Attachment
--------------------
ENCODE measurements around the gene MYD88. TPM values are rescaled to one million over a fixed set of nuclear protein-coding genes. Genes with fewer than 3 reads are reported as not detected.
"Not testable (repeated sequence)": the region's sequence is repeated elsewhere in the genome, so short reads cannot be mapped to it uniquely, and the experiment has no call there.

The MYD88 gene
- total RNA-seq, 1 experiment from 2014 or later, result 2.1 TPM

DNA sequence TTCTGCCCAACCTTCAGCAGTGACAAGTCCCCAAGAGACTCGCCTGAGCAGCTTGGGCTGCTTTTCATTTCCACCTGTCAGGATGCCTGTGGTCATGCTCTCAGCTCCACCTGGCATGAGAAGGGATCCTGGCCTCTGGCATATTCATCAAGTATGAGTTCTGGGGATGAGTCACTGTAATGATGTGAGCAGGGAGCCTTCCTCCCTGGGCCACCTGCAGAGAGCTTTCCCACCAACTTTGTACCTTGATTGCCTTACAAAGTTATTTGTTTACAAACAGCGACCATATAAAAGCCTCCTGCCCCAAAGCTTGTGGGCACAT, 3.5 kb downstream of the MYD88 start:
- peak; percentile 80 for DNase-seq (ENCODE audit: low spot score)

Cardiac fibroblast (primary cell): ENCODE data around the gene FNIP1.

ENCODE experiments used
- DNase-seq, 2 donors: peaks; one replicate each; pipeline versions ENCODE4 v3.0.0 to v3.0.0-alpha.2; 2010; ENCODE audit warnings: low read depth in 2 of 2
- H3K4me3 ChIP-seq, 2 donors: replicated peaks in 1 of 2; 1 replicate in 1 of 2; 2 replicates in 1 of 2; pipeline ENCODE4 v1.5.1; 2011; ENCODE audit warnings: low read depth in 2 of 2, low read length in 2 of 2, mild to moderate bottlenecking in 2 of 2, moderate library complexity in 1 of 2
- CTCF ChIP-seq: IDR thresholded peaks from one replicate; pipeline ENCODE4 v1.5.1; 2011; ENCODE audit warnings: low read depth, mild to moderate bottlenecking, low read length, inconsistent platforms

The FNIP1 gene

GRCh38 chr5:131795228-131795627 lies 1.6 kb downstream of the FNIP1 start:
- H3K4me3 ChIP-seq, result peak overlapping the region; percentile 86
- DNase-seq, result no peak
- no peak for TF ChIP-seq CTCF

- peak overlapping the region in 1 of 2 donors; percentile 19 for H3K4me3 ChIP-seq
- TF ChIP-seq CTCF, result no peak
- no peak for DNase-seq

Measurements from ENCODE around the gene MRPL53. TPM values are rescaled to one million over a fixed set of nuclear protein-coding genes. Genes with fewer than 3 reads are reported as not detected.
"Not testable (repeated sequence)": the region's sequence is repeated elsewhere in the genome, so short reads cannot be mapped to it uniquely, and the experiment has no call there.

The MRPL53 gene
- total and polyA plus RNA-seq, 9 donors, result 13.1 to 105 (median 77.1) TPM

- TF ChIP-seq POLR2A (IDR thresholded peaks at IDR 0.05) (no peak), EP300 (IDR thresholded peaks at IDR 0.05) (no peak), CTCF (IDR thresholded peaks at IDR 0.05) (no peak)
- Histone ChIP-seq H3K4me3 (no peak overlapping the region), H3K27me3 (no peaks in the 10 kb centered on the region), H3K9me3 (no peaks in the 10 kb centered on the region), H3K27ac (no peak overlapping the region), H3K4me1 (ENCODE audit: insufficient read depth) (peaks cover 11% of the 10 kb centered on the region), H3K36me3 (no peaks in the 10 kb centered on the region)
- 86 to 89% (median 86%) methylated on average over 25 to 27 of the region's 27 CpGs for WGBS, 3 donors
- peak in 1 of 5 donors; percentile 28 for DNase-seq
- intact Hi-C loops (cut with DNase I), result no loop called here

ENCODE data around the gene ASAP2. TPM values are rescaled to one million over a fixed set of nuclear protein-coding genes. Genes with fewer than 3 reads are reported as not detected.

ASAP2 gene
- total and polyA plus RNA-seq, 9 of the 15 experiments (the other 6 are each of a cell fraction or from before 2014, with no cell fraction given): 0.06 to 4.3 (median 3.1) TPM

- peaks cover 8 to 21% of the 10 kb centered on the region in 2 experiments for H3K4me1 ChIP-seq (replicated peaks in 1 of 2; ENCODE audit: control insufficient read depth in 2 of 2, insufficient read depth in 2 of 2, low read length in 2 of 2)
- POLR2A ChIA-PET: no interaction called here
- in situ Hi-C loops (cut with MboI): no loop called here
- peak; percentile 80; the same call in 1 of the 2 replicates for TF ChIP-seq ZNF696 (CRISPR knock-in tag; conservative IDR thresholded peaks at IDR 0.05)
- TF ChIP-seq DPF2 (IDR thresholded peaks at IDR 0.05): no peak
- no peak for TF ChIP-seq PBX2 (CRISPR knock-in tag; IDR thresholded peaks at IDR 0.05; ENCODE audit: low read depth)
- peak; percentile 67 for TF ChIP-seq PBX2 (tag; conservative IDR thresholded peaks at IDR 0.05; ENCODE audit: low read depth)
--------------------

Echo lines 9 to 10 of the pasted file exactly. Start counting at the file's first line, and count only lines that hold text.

- DNase-seq, 2 donors: peaks; one replicate each; pipeline versions ENCODE4 v3.0.0 to v3.0.0-alpha.2; 2010; ENCODE audit warnings: low read depth in 2 of 2
- H3K4me3 ChIP-seq, 2 donors: replicated peaks in 1 of 2; 1 replicate in 1 of 2; 2 replicates in 1 of 2; pipeline ENCODE4 v1.5.1; 2011; ENCODE audit warnings: low read depth in 2 of 2, low read length in 2 of 2, mild to moderate bottlenecking in 2 of 2, moderate library complexity in 1 of 2